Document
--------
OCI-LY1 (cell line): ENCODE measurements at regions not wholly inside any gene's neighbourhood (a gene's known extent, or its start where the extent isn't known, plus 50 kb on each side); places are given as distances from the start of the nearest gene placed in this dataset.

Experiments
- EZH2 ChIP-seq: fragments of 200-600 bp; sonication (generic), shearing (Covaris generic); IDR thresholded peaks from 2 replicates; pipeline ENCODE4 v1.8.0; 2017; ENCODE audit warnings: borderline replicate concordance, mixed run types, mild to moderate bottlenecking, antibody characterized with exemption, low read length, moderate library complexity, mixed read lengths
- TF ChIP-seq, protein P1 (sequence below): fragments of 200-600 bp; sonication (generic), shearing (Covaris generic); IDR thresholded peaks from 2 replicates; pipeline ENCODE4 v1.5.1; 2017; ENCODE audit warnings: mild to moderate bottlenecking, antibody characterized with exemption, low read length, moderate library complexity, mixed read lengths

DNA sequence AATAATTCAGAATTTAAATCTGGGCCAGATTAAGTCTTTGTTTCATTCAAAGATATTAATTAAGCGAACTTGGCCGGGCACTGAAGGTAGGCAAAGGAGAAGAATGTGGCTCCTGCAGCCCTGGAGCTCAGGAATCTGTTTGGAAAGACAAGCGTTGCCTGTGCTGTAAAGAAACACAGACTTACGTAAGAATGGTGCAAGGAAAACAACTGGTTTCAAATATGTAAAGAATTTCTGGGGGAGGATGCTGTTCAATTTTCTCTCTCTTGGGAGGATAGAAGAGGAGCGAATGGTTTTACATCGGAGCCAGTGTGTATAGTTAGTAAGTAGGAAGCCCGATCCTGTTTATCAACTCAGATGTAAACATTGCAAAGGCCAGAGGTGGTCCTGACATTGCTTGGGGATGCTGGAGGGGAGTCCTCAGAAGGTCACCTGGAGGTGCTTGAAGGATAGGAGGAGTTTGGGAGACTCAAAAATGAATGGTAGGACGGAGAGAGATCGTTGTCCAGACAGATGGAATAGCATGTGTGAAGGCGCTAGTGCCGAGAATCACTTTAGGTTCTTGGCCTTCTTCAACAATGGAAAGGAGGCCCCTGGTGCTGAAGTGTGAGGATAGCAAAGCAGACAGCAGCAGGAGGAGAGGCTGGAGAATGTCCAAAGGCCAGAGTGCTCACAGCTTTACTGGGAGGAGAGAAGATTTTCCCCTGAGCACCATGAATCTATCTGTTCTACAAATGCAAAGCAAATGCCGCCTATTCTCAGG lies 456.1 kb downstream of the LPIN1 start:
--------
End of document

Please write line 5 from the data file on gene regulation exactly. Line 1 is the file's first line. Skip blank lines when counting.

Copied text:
DNA sequence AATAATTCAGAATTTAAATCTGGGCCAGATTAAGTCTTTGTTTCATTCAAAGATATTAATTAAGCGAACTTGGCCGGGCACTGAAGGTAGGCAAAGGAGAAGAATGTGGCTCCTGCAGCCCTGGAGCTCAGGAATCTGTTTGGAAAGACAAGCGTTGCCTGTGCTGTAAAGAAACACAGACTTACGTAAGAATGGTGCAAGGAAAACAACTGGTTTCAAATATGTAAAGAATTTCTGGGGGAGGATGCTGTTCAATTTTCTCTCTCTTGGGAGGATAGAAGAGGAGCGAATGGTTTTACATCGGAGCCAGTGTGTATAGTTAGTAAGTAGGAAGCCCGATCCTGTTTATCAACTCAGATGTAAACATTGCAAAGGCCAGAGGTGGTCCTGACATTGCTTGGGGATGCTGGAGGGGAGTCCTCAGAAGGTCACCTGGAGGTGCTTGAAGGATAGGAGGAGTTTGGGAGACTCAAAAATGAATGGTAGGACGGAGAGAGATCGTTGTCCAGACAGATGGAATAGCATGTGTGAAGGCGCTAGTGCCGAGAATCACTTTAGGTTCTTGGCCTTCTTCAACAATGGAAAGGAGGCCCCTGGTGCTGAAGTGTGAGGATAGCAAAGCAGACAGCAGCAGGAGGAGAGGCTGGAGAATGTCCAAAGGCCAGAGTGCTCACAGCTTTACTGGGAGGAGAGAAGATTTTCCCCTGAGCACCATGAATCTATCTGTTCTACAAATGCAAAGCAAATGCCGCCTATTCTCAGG lies 456.1 kb downstream of the LPIN1 start: